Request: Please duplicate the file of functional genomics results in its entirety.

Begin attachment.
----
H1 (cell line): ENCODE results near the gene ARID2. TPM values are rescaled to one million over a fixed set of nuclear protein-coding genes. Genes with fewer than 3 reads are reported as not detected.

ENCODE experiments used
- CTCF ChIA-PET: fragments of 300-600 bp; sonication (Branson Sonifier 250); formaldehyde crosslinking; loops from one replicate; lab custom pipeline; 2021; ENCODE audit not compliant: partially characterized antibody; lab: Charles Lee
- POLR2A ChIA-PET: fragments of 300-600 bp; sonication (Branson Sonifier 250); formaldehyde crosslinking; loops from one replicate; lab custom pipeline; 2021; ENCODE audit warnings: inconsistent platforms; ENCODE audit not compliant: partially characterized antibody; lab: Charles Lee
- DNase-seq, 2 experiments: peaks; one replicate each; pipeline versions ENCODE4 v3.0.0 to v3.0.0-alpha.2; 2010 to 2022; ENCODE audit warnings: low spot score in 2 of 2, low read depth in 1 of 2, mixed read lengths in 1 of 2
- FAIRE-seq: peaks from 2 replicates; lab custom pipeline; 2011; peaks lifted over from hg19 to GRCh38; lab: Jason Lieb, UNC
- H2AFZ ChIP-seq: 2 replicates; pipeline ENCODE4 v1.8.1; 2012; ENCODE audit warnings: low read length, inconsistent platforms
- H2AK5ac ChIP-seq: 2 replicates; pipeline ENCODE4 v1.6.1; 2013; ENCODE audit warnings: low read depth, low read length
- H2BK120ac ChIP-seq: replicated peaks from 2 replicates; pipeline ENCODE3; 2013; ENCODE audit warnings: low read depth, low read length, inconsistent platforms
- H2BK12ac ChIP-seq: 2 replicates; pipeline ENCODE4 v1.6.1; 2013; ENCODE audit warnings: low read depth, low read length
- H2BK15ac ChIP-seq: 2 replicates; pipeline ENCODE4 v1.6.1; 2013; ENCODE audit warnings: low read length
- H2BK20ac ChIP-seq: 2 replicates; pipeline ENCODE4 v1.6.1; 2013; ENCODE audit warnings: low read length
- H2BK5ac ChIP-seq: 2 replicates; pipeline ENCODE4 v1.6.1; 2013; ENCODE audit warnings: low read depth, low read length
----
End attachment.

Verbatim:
H1 (cell line): ENCODE results near the gene ARID2. TPM values are rescaled to one million over a fixed set of nuclear protein-coding genes. Genes with fewer than 3 reads are reported as not detected.

ENCODE experiments used
- CTCF ChIA-PET: fragments of 300-600 bp; sonication (Branson Sonifier 250); formaldehyde crosslinking; loops from one replicate; lab custom pipeline; 2021; ENCODE audit not compliant: partially characterized antibody; lab: Charles Lee
- POLR2A ChIA-PET: fragments of 300-600 bp; sonication (Branson Sonifier 250); formaldehyde crosslinking; loops from one replicate; lab custom pipeline; 2021; ENCODE audit warnings: inconsistent platforms; ENCODE audit not compliant: partially characterized antibody; lab: Charles Lee
- DNase-seq, 2 experiments: peaks; one replicate each; pipeline versions ENCODE4 v3.0.0 to v3.0.0-alpha.2; 2010 to 2022; ENCODE audit warnings: low spot score in 2 of 2, low read depth in 1 of 2, mixed read lengths in 1 of 2
- FAIRE-seq: peaks from 2 replicates; lab custom pipeline; 2011; peaks lifted over from hg19 to GRCh38; lab: Jason Lieb, UNC
- H2AFZ ChIP-seq: 2 replicates; pipeline ENCODE4 v1.8.1; 2012; ENCODE audit warnings: low read length, inconsistent platforms
- H2AK5ac ChIP-seq: 2 replicates; pipeline ENCODE4 v1.6.1; 2013; ENCODE audit warnings: low read depth, low read length
- H2BK120ac ChIP-seq: replicated peaks from 2 replicates; pipeline ENCODE3; 2013; ENCODE audit warnings: low read depth, low read length, inconsistent platforms
- H2BK12ac ChIP-seq: 2 replicates; pipeline ENCODE4 v1.6.1; 2013; ENCODE audit warnings: low read depth, low read length
- H2BK15ac ChIP-seq: 2 replicates; pipeline ENCODE4 v1.6.1; 2013; ENCODE audit warnings: low read length
- H2BK20ac ChIP-seq: 2 replicates; pipeline ENCODE4 v1.6.1; 2013; ENCODE audit warnings: low read length
- H2BK5ac ChIP-seq: 2 replicates; pipeline ENCODE4 v1.6.1; 2013; ENCODE audit warnings: low read depth, low read length